Showing posts from May, 2019

The SC Insurance Data Security Act: Ask Some Questions to Evaluate Your Security Program

The  South Carolina Insurance Data Security Act  (“Act”), fashioned after the  NAIC Insurance Data Security Model Law  (Model Law), went into effect on January 1, 2019. South Carolina was the first state in the nation to pass this legislation, and others (Ohio, Mississippi), have followed suit. The Act requires that each South Carolina person licensed or authorized by the South Carolina Department of Insurance (DOI) a “Licensee” must implement, no later than July 1, 2019, a “comprehensive written information security program” (“Program”) designed to protect nonpublic information (NPI) and the security of the Licensee’s information system. In addition, the Act requires a Licensee to report to the Director of the DOI within 72 hours following an actual or potential “cybersecurity event.” S.C. Code Section 38-99-40(A) (Section 6(A) of the Model Act). While South Carolina Licensees (hopefully) are well down the path to meeting the Act’s requirements, the following may be u

Legalized, But Regulated: Commercial Hemp in South Carolina

On December 20, 2018 the Agricultural Improvement Act of 2018  (the "2018 Farm Bill") became law.  Following closely on the heels of the 2018 Farm Bill, on March 28, 2019 the South Carolina Hemp Farming Act  ("S.C. Hemp Farming Act") was signed into law.  The following is a brief overview of the status of hemp (also called "commercial hemp" or "industrial hemp") farming and regulation in South Carolina in the wake of the 2018 Farm Bill and the S.C. Hemp Farming Act. Background The terms "hemp" (which has non-drug connotations and uses) and "marijuana" (no further explanation necessary) describe the same plant genus: cannabis. The difference between the two is generally based on the relative amount of tetrahydrocannabinol (THC) contained in the plant. Hemp plants are cultivated to produce fiber and seeds and very little if any THC. Marijuana plants, on the other hand, are cultivated to produce more THC. THC

It's All "Backup" Nowadays? Wrestling With the Stored Communications Act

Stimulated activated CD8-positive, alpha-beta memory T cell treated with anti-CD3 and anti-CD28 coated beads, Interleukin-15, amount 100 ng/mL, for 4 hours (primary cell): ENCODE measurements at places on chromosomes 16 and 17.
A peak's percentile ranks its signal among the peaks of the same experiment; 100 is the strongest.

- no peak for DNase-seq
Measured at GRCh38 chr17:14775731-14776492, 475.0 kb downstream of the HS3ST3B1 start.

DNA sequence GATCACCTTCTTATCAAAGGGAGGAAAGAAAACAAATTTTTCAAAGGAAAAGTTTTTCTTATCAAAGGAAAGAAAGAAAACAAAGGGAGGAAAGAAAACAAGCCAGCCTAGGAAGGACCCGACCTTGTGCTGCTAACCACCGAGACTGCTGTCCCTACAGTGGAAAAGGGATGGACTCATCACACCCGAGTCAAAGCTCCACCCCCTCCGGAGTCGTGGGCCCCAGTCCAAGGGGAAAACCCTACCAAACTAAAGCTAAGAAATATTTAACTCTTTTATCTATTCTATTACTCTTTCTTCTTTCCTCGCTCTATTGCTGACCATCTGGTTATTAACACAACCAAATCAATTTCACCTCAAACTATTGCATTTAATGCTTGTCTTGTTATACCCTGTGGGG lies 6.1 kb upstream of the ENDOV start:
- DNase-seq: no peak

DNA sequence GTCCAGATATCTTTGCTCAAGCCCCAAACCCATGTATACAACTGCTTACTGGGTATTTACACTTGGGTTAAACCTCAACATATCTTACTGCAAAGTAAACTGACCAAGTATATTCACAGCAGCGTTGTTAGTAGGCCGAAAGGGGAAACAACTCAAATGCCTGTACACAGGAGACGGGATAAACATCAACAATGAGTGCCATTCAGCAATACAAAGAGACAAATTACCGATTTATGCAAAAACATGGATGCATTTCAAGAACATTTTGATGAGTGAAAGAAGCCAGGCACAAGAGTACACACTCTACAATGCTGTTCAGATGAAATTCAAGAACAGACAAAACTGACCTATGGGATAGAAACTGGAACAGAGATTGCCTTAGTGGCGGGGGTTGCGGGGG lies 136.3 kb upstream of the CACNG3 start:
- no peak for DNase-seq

Shoulda' Seen My Servers .... Disputes of all kinds (between individuals, between businesses, between individuals and businesses, etc.) often highlight who said what to whom. In the information age, what better place to look for what has been said than in email communications? And as is often the case in litigation between jilted lovers and former business partners (acting like jilted lovers?), one party either has or can guess the email password of the other. However, attorneys and their clients must be very careful in gaining access to email communications to which they are not a party. The Stored Communications Act (SCA), a 1986 federal statute  prohibiting unauthorized access to emails in certain circumstances, has been given very different readings by the South Carolina Supreme Court and the Fourth Circuit Court of Appeals. The SCA The SCA provides a civil cause of action against anyone who “intentionally accesses without authorization a facility through which

Lamps Plus and Class Arbitration: A Journey Through Some South Carolina Past

But Bazzle Keeps Coming Back Up .... Introduction: Class Arbitration Castles Burning ....     Years ago this platform discussed at some length how more than one United States Supreme Court (SCOTUS) decision has considered the South Carolina Supreme Court's decision in Bazzle : in the context of who decides issues of arbitrability, as well as whether arbitration agreements allow classwide arbitration. (For that background, click here . For a broader survey of arbitration and class actions in the context of SCOTUS and South Carolina-- at least at that point in time-- click here ). SCOTUS recently took up the issue of class arbitration again, ruling in Lamps Plus that an ambiguous contract to arbitrate could not authorize class arbitration. Lamps Plus extended the rationale of  Stolt-Nielsen , a 2010 SCOTUS decision concluding that an agreement that is "silent" on the question of class arbitration could not compel the parties to classwide arbitration. As